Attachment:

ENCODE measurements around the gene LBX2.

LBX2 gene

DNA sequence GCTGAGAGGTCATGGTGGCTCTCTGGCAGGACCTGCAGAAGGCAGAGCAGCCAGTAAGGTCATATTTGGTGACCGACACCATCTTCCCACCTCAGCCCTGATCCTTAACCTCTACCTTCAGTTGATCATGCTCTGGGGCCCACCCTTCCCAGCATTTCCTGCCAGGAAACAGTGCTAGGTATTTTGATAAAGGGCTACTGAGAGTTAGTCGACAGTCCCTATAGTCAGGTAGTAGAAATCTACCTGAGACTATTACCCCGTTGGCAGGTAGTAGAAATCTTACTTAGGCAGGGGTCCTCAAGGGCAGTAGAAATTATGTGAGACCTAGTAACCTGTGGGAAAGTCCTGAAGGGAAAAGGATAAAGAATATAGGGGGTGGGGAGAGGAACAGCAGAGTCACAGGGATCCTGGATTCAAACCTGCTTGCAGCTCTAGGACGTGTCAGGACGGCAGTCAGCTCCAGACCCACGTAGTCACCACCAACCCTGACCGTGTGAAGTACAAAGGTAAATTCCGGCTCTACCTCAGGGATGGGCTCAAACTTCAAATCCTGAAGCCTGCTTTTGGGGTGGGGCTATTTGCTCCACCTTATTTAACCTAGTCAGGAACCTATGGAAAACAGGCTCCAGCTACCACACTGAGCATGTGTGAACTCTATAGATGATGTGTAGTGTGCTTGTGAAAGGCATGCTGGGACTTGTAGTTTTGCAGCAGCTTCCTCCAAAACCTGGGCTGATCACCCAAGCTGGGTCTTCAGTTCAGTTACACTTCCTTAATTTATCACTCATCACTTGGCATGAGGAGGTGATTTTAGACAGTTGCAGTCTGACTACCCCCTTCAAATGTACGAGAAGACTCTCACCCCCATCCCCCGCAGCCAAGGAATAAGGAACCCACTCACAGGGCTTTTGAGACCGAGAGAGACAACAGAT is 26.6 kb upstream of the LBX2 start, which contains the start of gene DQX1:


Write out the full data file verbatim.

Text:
ENCODE measurements around the gene LBX2.

LBX2 gene

DNA sequence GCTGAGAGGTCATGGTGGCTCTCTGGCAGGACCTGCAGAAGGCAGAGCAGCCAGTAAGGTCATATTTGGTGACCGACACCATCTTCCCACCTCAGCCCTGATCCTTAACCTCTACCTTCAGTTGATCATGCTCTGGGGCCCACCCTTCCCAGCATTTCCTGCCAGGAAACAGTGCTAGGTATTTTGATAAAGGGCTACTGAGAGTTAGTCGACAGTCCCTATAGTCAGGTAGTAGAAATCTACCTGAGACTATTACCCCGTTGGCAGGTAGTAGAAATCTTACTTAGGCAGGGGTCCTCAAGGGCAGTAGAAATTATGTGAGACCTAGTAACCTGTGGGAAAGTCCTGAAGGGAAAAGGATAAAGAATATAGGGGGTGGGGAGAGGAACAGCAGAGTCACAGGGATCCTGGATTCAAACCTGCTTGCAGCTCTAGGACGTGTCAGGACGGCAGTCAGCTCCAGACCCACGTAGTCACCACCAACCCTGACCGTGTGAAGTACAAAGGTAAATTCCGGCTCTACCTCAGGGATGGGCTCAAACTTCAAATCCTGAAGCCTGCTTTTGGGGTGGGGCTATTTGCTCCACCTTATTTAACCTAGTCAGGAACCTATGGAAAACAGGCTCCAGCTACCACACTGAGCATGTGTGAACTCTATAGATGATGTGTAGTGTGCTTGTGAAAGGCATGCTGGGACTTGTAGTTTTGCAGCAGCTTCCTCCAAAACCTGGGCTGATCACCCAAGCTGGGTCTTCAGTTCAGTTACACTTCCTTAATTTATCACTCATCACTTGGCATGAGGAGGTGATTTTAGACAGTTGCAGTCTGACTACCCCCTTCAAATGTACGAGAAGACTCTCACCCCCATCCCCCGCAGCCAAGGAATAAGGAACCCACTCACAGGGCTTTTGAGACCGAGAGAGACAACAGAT is 26.6 kb upstream of the LBX2 start, which contains the start of gene DQX1: